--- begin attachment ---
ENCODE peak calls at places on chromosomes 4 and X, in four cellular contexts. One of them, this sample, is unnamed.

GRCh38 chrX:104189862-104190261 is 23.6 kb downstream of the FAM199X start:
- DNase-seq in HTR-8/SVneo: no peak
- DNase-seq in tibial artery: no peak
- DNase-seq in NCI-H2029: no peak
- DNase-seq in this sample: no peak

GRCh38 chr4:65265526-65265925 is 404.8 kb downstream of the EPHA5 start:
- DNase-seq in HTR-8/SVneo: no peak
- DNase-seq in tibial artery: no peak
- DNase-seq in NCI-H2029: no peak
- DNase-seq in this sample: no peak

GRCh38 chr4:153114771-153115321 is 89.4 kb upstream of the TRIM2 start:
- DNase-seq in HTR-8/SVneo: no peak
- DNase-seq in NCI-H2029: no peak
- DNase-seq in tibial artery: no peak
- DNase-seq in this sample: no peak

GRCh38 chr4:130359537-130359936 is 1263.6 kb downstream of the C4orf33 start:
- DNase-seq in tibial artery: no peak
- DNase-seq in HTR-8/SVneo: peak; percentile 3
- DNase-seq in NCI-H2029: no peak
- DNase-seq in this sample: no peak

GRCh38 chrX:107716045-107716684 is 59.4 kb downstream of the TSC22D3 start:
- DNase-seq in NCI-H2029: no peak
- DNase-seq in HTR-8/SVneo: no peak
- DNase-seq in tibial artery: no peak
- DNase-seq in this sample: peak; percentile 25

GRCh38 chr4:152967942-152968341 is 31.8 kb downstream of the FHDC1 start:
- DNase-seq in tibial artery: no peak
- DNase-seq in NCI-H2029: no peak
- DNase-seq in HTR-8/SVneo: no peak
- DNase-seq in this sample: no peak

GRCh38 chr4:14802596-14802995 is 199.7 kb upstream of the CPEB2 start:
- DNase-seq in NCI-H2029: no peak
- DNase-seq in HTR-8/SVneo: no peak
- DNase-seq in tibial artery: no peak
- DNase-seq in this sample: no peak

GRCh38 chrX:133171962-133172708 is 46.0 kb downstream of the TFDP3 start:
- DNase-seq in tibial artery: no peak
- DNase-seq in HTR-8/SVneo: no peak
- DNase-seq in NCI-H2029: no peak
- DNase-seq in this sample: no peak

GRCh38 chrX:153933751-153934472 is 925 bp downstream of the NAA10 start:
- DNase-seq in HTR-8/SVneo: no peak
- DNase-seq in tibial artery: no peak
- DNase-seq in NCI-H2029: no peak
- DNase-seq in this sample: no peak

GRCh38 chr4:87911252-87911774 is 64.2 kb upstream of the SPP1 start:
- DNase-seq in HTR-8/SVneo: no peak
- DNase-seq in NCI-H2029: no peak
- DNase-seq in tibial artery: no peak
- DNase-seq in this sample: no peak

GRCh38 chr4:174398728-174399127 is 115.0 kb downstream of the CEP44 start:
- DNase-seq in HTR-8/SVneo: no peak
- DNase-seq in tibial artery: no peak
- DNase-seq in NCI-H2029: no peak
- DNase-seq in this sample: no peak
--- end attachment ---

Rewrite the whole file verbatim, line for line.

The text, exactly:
ENCODE peak calls at places on chromosomes 4 and X, in four cellular contexts. One of them, this sample, is unnamed.

GRCh38 chrX:104189862-104190261 is 23.6 kb downstream of the FAM199X start:
- DNase-seq in HTR-8/SVneo: no peak
- DNase-seq in tibial artery: no peak
- DNase-seq in NCI-H2029: no peak
- DNase-seq in this sample: no peak

GRCh38 chr4:65265526-65265925 is 404.8 kb downstream of the EPHA5 start:
- DNase-seq in HTR-8/SVneo: no peak
- DNase-seq in tibial artery: no peak
- DNase-seq in NCI-H2029: no peak
- DNase-seq in this sample: no peak

GRCh38 chr4:153114771-153115321 is 89.4 kb upstream of the TRIM2 start:
- DNase-seq in HTR-8/SVneo: no peak
- DNase-seq in NCI-H2029: no peak
- DNase-seq in tibial artery: no peak
- DNase-seq in this sample: no peak

GRCh38 chr4:130359537-130359936 is 1263.6 kb downstream of the C4orf33 start:
- DNase-seq in tibial artery: no peak
- DNase-seq in HTR-8/SVneo: peak; percentile 3
- DNase-seq in NCI-H2029: no peak
- DNase-seq in this sample: no peak

GRCh38 chrX:107716045-107716684 is 59.4 kb downstream of the TSC22D3 start:
- DNase-seq in NCI-H2029: no peak
- DNase-seq in HTR-8/SVneo: no peak
- DNase-seq in tibial artery: no peak
- DNase-seq in this sample: peak; percentile 25

GRCh38 chr4:152967942-152968341 is 31.8 kb downstream of the FHDC1 start:
- DNase-seq in tibial artery: no peak
- DNase-seq in NCI-H2029: no peak
- DNase-seq in HTR-8/SVneo: no peak
- DNase-seq in this sample: no peak

GRCh38 chr4:14802596-14802995 is 199.7 kb upstream of the CPEB2 start:
- DNase-seq in NCI-H2029: no peak
- DNase-seq in HTR-8/SVneo: no peak
- DNase-seq in tibial artery: no peak
- DNase-seq in this sample: no peak

GRCh38 chrX:133171962-133172708 is 46.0 kb downstream of the TFDP3 start:
- DNase-seq in tibial artery: no peak
- DNase-seq in HTR-8/SVneo: no peak
- DNase-seq in NCI-H2029: no peak
- DNase-seq in this sample: no peak

GRCh38 chrX:153933751-153934472 is 925 bp downstream of the NAA10 start:
- DNase-seq in HTR-8/SVneo: no peak
- DNase-seq in tibial artery: no peak
- DNase-seq in NCI-H2029: no peak
- DNase-seq in this sample: no peak

GRCh38 chr4:87911252-87911774 is 64.2 kb upstream of the SPP1 start:
- DNase-seq in HTR-8/SVneo: no peak
- DNase-seq in NCI-H2029: no peak
- DNase-seq in tibial artery: no peak
- DNase-seq in this sample: no peak

GRCh38 chr4:174398728-174399127 is 115.0 kb downstream of the CEP44 start:
- DNase-seq in HTR-8/SVneo: no peak
- DNase-seq in tibial artery: no peak
- DNase-seq in NCI-H2029: no peak
- DNase-seq in this sample: no peak